Best bud, Noah, left, and Barron, right, load their footlockers onto the charter bus bound for a week at Camp Rainey Mountain in Northeast Georgia. Photo courtesy of Chip Johns.

I am certain that he is loving his canoeing and woodcarving classes. I’m sure first aid is interesting. He will greatly benefit from the survival swimming as he learns the Bear Grylls-esque skill of turning his clothes into a flotation device and treading water until rescued. Cognitively, I get it. Emotionally, I need some assurances he’s OK.

As parents it’s hard to conceive, give birth, care for every need, teach, nurture, guide and prepare our children then suddenly at age 18 send them out into the wild. It’s natural and unnatural all at the same time.

This week I’ve realized that Barron needed to go to camp to teach us how to be his parents when he’s out of the nest as much as he needed to go to learn new skills and how to be on his own.

When we show up at the church to pick him up tomorrow, I’m sure we will hear the details of a great week. There will be low moments he’ll tell us about, but if minicamp is any indication, he’ll be singing “Bo Diddly Bop” and chanting “You Can’t Ride in My Little Red Wagon” while breathlessly re-telling us the jokes he heard around the camp fires and every adventure he and his best friend, Noah, experienced.

And I’ll savor the moment, knowing that 18 follows quickly after 11, and the time we have him to ourselves under our roof is limited.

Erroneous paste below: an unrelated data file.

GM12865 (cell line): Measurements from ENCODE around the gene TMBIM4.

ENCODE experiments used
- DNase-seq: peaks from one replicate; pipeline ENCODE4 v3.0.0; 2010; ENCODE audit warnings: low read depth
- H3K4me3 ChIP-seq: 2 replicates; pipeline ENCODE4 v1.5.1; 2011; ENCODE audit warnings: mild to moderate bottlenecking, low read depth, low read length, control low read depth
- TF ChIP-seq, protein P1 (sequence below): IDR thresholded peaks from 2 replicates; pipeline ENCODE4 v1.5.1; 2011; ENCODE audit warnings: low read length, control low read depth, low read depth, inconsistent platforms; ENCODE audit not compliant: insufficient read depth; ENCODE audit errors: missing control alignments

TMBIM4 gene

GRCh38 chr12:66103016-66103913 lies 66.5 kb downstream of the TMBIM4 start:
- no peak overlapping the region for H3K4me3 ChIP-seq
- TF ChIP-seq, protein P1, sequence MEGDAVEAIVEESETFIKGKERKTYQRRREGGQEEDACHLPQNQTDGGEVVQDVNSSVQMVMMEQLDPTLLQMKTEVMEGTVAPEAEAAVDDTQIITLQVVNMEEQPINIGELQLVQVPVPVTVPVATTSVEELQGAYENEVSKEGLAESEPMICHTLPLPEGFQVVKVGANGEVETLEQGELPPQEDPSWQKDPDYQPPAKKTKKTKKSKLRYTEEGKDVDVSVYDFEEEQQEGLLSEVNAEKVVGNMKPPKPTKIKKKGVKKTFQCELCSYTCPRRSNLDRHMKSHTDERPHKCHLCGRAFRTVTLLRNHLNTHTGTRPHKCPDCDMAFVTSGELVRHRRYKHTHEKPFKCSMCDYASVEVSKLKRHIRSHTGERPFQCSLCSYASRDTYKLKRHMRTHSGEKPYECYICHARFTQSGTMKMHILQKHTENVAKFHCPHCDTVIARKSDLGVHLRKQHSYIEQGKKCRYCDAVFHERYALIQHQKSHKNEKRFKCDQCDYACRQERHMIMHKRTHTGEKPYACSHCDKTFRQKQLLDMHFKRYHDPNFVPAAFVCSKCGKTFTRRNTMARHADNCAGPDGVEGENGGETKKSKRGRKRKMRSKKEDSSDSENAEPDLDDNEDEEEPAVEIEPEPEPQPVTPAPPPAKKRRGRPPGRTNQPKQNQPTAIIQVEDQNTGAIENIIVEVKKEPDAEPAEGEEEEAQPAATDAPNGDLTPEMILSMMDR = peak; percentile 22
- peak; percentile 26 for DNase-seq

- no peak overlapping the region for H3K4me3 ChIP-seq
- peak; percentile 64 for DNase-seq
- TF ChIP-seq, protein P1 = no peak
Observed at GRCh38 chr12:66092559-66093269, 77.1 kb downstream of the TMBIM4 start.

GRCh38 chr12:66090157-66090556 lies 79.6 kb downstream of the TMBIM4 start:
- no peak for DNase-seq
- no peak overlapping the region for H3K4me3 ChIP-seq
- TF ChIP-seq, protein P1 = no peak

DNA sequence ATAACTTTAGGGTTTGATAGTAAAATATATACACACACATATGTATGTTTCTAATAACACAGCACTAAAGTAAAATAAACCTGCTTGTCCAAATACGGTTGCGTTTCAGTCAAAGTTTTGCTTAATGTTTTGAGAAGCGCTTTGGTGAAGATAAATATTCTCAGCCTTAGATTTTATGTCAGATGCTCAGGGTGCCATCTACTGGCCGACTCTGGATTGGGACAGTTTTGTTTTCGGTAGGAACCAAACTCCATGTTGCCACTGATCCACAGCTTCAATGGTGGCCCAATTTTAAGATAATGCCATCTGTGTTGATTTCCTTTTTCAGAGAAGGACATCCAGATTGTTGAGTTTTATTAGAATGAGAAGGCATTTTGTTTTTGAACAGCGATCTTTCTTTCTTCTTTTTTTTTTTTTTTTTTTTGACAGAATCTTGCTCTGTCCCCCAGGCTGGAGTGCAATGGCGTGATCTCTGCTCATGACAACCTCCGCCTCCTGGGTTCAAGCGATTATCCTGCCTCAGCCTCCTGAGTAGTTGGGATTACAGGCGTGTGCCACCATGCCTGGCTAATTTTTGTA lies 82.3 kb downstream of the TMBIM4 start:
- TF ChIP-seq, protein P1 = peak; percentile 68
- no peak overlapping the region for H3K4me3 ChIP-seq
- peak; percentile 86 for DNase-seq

Maybe next year will be easier – for me and for him.

What was it like for you when you were a kid and went away on your own for the first time? Have you sent your child away? What was it like for you the first time? Do you have an empty nest? How do you cope with parenting from a distance? How do you maintain contact with your college-aged kids? Leave a comment below and share your parenting journey with us.   

The Power of Pine

For the last five years, I’ve spent one Saturday in January at a unique sporting event that induces anxiety, quickens the pulse and triggers a few tears.

Of course I’m talking about the annual Cub Scout Pinewood Derby.

Harris and Barron working on their Pinewood Derby cars
Harris and Barron hard at work turning their blocks of wood into works of art... fast art.

This anachronistic competition is a throw-back to the days when kids made their own toys out of what they found lying around. In an era when everything is plastic and comes with detailed picture instructions, the Pinewood Derby challenges kids to use their imagination and show dexterity with sharp implements.

It’s a simple concept: You get a block of wood. That’s it. Oh, and four small nails and four plastic wheels. It’s an intimidatingly blank canvas.

Pinewood Derby makes me anxious because I am not a woodworker. I do not possess woodworking tools. I do not possess woodworking skills. We have relied on the help of our friends, Jeff and Christine, who have been gracious with their time, expertise and equipment. They help us get the body of the cars into their basic shapes, so the boys can go to town on them with files, sandpaper and paint to achieve their artistic vision.